Nano re-created in business’s image; is this the best of all futures?

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Jan. 23, 2004 — The nanotech act of 2003 is certainly one for the history books. Future marketing students might marvel at how a group of salesmen achieved political victory — complete with requisite silencing of dissenters — for an “industry” that does not yet exist.

Nothing against salesmen. In fact, I met a great one this past December at NanoCommerce 2003 in Chicago. Robert Lepman of Arryx Inc. truly loves what he sells, and he’s able to describe it in terms that even a layman like me can understand. It’s a nano “tweezer” that can pick nanostuff up and put it down somewhere else. You’d think that Lepman would have customers lined for miles down Michigan Avenue for a machine that performs such a vital nanotech service.

Well, it would be a lot easier to sell light bulbs, Lepman told me. Customers know where light bulbs fit into the larger picture. Nanotweezers? Yes, it’s cool stuff, but he has to convince potential customers that the product is going to be a vital tool in a nanotech process or product that has not yet been invented.

In general, this is where the “nanotechnology industry” is today. Not an easy sell.

Yet, somehow, that’s what U.S. political leaders bought.

Nathan Tinker, executive vice president of the NanoBusiness Alliance, recently filled me in on some of the details. In Washington last fall, alliance leaders told Sen. John McCain’s staff that the House version of the nanotech bill contained a troublesome section — a feasibility study on “molecular manufacturing” and “self-replicating nanoscale machines.”

The wording seemed to bear the trademark of the Foresight Institute, a nanotech think tank founded by Eric Drexler, whose 1986 theories on self-replicating nanomachines drew countless scientists into the nanotechnology field — and triggered the nano journey of one who showed great promise, Richard Smalley.

But scientific inspiration is one thing. Business reality is another. The alliance told McCain’s staff that the government needs to focus on “specific technology areas that have relatively demonstrable market potential in the next 15 years or so” and that offer a “better return on investment,” Tinker said.

“Would a feasibility study really move us any farther along?” Tinker asked me. “If we put $5 million against a feasibility study, because that was the number that was kind of being thrown around, 5 million bucks, what more would we know afterwards? Well, we could take all of Drexler’s writing and put them in a nice little program, we could take the proceedings from the Foresight conferences, and have a lot of information about things that haven’t been done.”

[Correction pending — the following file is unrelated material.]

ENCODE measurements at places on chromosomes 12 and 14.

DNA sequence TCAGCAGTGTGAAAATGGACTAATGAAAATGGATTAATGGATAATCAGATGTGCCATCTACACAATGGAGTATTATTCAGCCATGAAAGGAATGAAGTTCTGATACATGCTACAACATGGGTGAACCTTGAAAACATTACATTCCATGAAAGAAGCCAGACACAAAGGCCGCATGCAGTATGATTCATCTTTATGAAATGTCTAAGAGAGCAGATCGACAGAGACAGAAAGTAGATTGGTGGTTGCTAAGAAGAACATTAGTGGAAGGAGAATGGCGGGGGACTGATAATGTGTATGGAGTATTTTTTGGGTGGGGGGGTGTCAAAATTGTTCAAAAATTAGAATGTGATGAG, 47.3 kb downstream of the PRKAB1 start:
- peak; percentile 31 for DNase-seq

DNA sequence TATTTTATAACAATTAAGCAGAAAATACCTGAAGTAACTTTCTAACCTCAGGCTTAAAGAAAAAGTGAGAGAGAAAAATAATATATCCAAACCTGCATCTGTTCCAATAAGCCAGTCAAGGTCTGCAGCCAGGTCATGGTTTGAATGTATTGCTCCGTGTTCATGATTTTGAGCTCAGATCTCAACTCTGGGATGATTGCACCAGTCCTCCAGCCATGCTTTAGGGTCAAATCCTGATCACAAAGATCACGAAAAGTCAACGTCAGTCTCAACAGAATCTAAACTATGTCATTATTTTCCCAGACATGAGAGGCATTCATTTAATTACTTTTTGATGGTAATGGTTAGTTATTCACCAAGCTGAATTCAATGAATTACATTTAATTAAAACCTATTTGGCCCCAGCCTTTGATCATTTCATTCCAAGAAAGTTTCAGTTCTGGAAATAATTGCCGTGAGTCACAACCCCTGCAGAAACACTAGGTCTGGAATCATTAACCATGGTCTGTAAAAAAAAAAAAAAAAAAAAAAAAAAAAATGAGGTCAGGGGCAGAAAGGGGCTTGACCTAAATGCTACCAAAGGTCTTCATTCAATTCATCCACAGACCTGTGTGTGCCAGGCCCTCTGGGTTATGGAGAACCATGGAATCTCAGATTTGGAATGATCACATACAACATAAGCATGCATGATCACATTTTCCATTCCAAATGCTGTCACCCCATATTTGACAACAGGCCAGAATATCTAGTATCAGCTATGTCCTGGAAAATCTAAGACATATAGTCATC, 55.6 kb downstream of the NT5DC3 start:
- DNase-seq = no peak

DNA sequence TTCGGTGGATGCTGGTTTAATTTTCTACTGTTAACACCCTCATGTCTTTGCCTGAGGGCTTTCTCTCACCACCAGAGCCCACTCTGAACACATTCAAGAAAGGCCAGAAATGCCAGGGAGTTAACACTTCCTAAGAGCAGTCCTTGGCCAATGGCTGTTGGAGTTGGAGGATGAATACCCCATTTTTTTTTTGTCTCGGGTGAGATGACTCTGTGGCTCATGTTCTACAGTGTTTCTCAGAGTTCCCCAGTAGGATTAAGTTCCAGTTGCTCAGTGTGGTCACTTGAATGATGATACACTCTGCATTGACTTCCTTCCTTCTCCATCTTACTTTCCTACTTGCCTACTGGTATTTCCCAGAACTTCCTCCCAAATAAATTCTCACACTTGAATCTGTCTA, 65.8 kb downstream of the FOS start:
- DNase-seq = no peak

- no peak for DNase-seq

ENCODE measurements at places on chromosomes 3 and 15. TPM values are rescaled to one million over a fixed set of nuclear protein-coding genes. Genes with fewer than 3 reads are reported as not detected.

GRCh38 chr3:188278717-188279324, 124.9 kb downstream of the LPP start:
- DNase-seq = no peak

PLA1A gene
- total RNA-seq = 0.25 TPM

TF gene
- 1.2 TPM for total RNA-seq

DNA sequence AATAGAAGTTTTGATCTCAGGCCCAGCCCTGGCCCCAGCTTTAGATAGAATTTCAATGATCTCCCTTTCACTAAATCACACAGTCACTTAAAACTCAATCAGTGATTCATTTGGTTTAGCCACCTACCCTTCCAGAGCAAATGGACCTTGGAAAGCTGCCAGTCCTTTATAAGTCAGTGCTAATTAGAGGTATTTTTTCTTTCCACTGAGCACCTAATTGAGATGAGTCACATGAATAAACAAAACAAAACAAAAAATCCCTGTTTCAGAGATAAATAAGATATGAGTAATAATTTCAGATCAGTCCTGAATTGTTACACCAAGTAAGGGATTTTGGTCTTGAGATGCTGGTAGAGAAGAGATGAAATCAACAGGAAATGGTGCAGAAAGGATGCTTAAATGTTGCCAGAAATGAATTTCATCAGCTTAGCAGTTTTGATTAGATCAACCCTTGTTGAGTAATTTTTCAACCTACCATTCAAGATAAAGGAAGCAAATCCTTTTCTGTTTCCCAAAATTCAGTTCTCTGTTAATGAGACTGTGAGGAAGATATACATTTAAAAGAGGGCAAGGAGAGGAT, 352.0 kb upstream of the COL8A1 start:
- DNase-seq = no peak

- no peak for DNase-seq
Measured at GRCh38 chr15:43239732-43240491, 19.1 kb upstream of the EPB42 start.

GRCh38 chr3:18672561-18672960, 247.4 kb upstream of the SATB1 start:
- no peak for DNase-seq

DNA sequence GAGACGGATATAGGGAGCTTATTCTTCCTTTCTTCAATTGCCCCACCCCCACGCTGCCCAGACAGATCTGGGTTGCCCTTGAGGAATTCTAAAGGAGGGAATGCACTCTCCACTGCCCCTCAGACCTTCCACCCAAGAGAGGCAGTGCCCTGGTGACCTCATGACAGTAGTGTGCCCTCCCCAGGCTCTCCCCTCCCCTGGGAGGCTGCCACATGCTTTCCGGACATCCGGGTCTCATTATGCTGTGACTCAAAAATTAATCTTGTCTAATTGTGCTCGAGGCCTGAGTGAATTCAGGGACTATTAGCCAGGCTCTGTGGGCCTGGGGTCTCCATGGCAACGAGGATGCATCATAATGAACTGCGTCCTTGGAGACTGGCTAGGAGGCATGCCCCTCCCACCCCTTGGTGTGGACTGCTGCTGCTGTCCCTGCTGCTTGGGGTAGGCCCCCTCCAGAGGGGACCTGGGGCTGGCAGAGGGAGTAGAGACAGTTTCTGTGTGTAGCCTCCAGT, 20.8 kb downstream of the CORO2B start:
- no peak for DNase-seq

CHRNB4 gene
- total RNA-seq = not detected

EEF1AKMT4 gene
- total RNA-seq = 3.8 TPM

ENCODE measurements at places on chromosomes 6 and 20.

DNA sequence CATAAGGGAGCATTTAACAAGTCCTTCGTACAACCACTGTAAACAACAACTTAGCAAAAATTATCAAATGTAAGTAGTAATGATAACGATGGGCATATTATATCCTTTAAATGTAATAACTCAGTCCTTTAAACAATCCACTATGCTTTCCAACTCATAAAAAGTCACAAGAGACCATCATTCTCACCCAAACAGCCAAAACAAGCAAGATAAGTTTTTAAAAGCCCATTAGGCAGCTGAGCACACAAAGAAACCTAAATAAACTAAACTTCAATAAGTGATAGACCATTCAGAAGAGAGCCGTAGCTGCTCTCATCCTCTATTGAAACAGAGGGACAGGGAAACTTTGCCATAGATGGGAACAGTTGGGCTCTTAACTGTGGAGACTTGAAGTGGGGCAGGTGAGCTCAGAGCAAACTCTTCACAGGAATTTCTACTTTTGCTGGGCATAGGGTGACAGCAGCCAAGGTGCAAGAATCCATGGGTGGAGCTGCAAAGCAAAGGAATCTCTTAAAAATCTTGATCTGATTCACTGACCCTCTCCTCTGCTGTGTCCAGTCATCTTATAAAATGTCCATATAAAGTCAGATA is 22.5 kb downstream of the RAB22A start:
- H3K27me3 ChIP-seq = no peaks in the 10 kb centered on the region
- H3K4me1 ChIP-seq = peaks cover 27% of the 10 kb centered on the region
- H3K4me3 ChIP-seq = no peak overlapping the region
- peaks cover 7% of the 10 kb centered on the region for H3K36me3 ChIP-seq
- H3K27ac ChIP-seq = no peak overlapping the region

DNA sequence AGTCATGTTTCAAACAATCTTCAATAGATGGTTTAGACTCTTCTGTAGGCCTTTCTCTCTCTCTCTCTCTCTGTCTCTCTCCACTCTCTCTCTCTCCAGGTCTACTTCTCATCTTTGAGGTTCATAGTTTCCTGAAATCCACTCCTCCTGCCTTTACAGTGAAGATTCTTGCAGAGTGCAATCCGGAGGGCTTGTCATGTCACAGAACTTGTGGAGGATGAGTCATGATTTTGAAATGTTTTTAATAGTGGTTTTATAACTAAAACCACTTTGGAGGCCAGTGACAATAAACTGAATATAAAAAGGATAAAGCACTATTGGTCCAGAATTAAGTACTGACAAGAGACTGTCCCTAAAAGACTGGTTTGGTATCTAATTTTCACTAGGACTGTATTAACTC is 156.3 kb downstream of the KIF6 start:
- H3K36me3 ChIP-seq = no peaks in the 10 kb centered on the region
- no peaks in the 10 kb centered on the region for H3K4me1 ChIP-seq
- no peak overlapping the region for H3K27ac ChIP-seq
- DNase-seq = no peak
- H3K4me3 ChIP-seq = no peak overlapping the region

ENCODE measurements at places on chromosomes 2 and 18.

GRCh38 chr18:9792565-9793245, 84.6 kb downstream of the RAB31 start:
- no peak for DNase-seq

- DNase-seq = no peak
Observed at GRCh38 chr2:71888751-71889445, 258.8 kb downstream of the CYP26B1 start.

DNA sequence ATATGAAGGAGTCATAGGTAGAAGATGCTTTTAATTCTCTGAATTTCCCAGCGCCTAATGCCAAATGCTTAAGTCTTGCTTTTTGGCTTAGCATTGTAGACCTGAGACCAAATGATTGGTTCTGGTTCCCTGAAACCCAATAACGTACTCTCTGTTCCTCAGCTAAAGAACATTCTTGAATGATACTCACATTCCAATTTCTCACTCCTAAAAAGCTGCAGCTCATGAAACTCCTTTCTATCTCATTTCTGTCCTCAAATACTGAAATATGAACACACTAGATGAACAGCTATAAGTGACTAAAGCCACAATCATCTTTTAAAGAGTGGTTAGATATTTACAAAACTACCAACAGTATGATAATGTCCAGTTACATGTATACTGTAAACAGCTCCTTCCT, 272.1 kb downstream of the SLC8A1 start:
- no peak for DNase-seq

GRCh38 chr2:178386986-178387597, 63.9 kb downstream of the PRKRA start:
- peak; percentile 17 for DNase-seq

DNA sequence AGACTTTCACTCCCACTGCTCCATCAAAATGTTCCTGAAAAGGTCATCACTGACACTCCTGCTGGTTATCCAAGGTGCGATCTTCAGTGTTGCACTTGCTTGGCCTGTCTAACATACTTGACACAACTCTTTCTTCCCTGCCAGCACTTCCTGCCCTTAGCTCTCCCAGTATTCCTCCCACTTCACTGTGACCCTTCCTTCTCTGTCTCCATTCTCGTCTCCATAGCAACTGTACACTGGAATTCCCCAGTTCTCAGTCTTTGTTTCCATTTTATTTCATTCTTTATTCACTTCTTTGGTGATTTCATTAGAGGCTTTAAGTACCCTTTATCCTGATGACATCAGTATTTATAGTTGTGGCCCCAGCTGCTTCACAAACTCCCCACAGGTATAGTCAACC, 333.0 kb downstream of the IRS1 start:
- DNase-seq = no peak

While I’m fascinated by the argument over whether self-replicating nanomachines are possible — especially with strong personalities like Drexler and Smalley taking opposing views — the debate is completely beside the point. It’s a distraction from the central question of why this first-ever piece of nanotechnology legislation was conceived, written, altered and sold purely as a business proposition.

Not that business is always synonymous with self-interest. Sean Murdock, co-founder and executive director of AtomWorks, a Midwest nanobusiness advocacy group, says that he’s personally concerned about nanotech’s larger implications. So I asked him whether this concern is at odds with his role as a nanobusiness advocate. “I don’t think so. I actually think they’re aligned,” he said.

“There’s a concept called coevolution, and the decisions we make today, and how we all go about doing this, will fundamentally effect the development path.” I believe him. All political rhetoric aside, decisions we make today are going to be felt for generations.

I had heard something similar from Foresight leader Ralph Merkle, who’s now helping out a government-funded nanocenter at Georgia Tech. I had asked him how it is that he’s able to live like the legendary Merlin — backwards. How can he be so certain of what will happen in the future that he’s taking steps to prepare for it now. “The idea is very simple,” Merkle laughed. “Figure out where you want to go and start working backwards and say, ‘What are the things that are necessary to achieve that goal?'”

But for now, it is commerce that is driving the nanotech vision, redefining “real” nanotechnology to suit what is best for nano business. Business leaders and policy-makers did this by carefully selecting which theories are the ones the general public is supposed to believe, then marginalizing the rest.

But take a look around. It’s the nanotech of Drexler that pervades our culture. Is Drexler, as Smalley so infamously put it, “scaring our children”? No. In fact, his ideas continue to do the opposite — inspire and challenge them. Kids do not get excited about new nanotech companies and products. But they do enjoy the challenge of proving their elders wrong and achieving what was once thought “impossible.” If some old scientist says self-replicating nanomachines are out of the question, I’ll bet there are a few bright kids out there plotting ways to send comets raining down on that dinosaur.

For now, though, it’s up to the adults to play Merlin and envision a better world in which we would like our children to live. Then, guided by this vision and tempered, yet not ruled, by commercial realities, begin to build it.

The future needs us.


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